The latest from novelist and golf writer Frost (The Grand Slam: Bobby Jones, America, and the Story of Golf, 2004, etc.) examines a historic match, when legendary professionals Ben Hogan and Byron Nelson squared off against top amateurs Harvie Ward and Ken Venturi.
The author ably demonstrates how the golf landscape of 1956 differed significantly from the golf world most fans would recognize today. In the first half of the century, professional golfers were seen as more blue-collar athletes, men who had been forced to become pros to pay the mortgage. Thus, they were unable to enjoy the life of the more dignified and respectable amateur, who more likely could claim blue-blood roots and not be forced to sully the dignity of the great game for money. Frost relates how Hogan used his keen intensity and near-religious devotion to hone his skills to the point at which he was among the game’s greatest. Nelson, similarly, was a self-made man who was forced to live on a shoestring before rising to the game’s elite ranks. At the same time, the amateur circuit was not viewed as the preface to the pros, but its own entity, composed of some of the game’s most adept talents. In 1956, a pair of millionaires, Eddie Lowery and George Coleman, made a wager on who would emerge as golf’s greatest—the top amateurs (and Lowery employees) Ward and Venturi, or any pair of professionals that Coleman could assemble. Coleman, never a man to shrink from a wager, was able to tempt two of the game’s greatest champions, and the match was set. While Frost does an excellent job relating the histories of the men who played the game and the conditions of the course, wrapping each chapter in vibrant and descriptive prose, there was actually little at stake in the match. Unlike the author’s previous book on golf, which chronicled a paradigm shift in what kind of player could become champion, there was little more than bragging rights riding on the outcome of this fabled match. Hogan and Nelson were able to squeeze out a one-stroke victory, but the result was not nearly as dramatic as the book’s subtitle implies.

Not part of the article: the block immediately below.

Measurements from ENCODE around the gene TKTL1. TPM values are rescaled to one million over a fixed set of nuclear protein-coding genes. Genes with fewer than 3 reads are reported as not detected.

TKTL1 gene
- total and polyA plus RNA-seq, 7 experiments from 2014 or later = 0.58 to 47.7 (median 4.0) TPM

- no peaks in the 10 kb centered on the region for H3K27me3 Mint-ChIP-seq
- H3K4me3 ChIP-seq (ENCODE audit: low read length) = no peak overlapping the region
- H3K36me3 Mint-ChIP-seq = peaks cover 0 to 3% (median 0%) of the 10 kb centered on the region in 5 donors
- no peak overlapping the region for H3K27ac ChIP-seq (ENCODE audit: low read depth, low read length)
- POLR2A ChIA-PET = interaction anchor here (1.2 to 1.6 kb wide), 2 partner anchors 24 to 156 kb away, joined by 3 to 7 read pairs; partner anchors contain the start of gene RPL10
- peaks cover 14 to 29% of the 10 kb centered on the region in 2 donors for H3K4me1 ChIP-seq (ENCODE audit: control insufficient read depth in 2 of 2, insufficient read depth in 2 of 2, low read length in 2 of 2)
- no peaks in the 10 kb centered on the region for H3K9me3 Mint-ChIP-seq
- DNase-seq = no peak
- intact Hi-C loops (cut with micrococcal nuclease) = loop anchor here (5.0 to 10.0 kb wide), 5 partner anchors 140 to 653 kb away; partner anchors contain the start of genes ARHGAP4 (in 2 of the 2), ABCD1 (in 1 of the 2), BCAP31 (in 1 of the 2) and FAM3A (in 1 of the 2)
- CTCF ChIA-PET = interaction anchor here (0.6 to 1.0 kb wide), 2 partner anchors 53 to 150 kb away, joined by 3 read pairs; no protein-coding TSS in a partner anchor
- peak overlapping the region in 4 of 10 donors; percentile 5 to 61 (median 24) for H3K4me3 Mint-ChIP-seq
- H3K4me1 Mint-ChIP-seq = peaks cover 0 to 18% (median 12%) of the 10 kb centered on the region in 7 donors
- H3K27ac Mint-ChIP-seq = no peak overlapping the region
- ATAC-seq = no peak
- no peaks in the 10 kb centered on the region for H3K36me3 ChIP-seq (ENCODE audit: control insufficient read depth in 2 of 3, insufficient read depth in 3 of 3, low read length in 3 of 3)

An intriguing tale, capably written, but lacking a greater sense of significance, either to golf or to professional sports in general.